There’s a difference between people who need help, and people who want to take advantage of you. Unfortunately, the latter usually pretends to be the former. While this article was written during a time of crisis (the Covid-19 pandemic), you should remember this lesson more in times of peace and good fortune.
You see, while checking out my bookshelf, I found a tiny book of Aesop’s Fables (“The Dolphins, the Whales and the Gudgeon”, Penguin Little Black Classics) and a few stories stood out because they relate to what our family has experienced. That is why I decided to share them with you here, so take some time to read the stories below and absorb the lessons.
“The Ploughman and the Frozen Snake”
One winter, a ploughman found a snake stiff with cold. He took pity on it, picked it up and put it under his shirt. When the snake had warmed up again against the man’s chest, it reverted to its nature, struck out and killed its benefactor.
When he realized that he was dying, the man bemoaned: ‘I well deserve it, for taking pity on a wicked wretch.’
This fable shows that perversity of nature does not change under the influence of kindness.
Lesson: Wicked people will still be wicked even if you show them kindness.
In the Philippines, we have a concept called “utang na loob” (debt of gratitude). If someone helps you out, you have to help them later on when they need you. It’s pretty good as it encourages people to help each other out when they face hard times.
Unfortunately, there are people out there who will actually just ABUSE your kindness and be quick to make excuses when anyone asks for THEIR help. There are also those who abuse that concept by granting you tiny favors, but then ask for far too much in return later on.
“The Man Bitten by a Dog”
A man who had been bitten by a dog roamed far and wide, looking for someone to heal his wound. Someone told him all he had to do was wipe the blood from his wound with some bread and throw the bread to the dog which had bitten him. To this, the injured man replied:
‘But if I did that, every dog in the land would bite me.’
Similarly, of you indulge someone’s wickedness, you provoke him to do even more harm.
Lesson: If you let someone abuse you, you tempt them to do it more.
If you’re a decent person, you usually expect others to be the same. Unfortunately, the world isn’t fair and while YOU may be kind, there are lots of people out there who aren’t. Aside from those who try to take advantage of your kindness, there are also those who start to feel entitled to it once you give them anything.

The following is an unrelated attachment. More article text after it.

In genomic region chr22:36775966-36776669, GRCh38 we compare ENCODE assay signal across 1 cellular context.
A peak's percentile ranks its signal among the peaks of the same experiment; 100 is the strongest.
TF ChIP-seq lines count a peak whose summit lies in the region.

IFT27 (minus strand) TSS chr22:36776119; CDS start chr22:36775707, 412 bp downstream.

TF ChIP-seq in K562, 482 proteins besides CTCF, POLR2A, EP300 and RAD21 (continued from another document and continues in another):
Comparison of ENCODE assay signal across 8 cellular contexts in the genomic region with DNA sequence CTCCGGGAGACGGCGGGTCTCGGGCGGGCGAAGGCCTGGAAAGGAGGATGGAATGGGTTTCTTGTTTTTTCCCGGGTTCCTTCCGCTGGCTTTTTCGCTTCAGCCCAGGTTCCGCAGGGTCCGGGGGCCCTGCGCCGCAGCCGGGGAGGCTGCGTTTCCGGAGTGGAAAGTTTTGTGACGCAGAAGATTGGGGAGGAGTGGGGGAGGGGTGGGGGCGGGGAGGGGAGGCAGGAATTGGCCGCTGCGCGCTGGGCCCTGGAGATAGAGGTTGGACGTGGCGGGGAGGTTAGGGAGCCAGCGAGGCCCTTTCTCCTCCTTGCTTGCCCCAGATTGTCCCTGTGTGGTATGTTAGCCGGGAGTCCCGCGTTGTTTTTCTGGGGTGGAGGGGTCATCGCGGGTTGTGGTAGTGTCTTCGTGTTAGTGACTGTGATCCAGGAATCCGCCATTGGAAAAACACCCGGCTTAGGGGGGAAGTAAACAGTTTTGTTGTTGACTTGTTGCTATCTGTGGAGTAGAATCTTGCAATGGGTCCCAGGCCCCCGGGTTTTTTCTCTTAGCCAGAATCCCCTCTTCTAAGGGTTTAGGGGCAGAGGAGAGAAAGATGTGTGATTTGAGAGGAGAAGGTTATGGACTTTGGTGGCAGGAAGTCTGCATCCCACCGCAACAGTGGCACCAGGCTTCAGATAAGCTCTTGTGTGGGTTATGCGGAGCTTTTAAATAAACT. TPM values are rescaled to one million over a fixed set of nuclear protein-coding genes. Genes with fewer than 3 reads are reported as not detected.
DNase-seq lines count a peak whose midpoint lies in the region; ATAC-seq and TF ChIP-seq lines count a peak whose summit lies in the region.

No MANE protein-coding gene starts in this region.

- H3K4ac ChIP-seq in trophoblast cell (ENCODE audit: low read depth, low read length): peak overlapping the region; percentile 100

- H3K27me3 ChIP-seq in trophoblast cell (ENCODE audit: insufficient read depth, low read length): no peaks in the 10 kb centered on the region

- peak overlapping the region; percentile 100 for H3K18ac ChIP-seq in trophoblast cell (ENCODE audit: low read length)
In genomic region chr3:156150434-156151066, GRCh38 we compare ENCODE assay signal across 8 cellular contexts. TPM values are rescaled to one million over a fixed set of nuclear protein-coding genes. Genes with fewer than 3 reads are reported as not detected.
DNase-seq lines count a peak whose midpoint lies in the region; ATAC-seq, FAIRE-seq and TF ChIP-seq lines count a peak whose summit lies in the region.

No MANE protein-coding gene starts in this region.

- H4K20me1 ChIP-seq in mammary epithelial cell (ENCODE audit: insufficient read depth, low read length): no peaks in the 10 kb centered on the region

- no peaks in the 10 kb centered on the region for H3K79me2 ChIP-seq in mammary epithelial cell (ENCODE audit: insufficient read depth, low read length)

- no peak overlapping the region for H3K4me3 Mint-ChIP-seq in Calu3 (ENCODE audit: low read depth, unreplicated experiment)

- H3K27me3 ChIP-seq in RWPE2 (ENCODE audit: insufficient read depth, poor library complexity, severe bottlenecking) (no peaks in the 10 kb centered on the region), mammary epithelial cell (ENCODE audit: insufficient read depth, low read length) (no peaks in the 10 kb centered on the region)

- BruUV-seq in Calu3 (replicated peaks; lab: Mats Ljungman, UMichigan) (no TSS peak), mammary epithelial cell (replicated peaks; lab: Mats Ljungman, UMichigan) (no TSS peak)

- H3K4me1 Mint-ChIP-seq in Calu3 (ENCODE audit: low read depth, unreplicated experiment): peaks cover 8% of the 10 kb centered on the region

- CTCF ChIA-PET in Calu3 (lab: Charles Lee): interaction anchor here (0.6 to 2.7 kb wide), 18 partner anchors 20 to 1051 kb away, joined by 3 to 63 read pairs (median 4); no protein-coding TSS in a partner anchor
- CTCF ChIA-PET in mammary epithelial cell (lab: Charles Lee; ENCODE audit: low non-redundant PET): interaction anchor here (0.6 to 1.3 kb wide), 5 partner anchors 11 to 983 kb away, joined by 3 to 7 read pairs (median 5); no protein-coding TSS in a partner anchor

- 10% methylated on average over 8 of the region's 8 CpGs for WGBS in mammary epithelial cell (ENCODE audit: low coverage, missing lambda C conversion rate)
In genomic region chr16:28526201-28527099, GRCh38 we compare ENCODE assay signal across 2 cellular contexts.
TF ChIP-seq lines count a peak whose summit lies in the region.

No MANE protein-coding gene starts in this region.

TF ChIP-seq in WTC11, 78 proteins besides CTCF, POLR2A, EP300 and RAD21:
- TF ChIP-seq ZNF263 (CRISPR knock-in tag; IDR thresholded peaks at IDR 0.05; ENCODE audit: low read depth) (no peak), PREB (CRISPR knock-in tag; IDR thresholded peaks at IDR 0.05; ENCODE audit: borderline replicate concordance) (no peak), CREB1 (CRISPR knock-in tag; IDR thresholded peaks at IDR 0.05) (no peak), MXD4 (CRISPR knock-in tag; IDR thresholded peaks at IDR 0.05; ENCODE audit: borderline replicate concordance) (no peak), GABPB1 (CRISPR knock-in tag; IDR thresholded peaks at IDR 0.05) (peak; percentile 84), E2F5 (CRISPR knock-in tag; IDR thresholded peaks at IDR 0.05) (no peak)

Remember how I said our family really relates to those lessons? If you have a reputation of being a generous and helpful person like my mother, you might experience the same treatment from other people.
One evening you receive some random message from an old acquaintance or family member that you haven’t spoken to in months or years. They’ll usually start with some uninteresting chit chat, and then they quickly reveal why they called. They need some “help”, and they were hoping you could give or “lend” them some cash (but they tend to forget to pay you back). So you help them, they thank you and move on.
Then some time later they’ll ask again, and again, and again, not caring how they’re draining you and your own family of your time and money. Even worse, they’re usually not alone. There are many others like them asking you for “a little extra cash”, and if you add them all up you’ll see that they’re taking a huge chunk off your hard earned wealth.
They’re like termites. While one or two won’t do that much damage, when they multiply they can destroy your entire home. In this case, they’re destroying your future, twenty dollars at a time.
Take it from us and beware of those kinds of people. While there are honest people out there who just had a bit of bad luck and genuinely need help, there are also others looking for someone to bail them out of money problems that they themselves created.
How do you avoid abusers? Here’s another fable with an important lesson.
“The Trodded-on Snake and Zeus”
The snake, heavily trodded on so often by men’s feet, went to Zeus to complain. Zeus said to it: ‘If you had bitten the first one who trod on you, the second one would not have tried to do so.’
This fable shows that those who hold their own against the first people who attack them make themselves formidable to others who do so.
Lesson: Don’t let people abuse you. Defend yourself or else others will join in.
While it’s important to help those in need, we always have to be wary of those who are simply trying to abuse our kindness. Stay away from those who have a reputation for being dishonest, like those who borrow money but keep “forgetting” to pay people back, or people who seem to always have the latest phones and gadgets and nice clothes but are always having money problems (while hinting that you should bail them out).
We should indeed help people (especially if your gut tells you they’re being honest), but if someone starts asking for more and more “help” then you need to be extra careful. There’s a saying, “the road to hell is paved with good intentions”. We may think we’re helping others, but sometimes we’re only causing them harm by supporting their bad habits.
I hope this lesson stays with you. While we have to care for those in need, we still need to beware of abusers looking for new victims.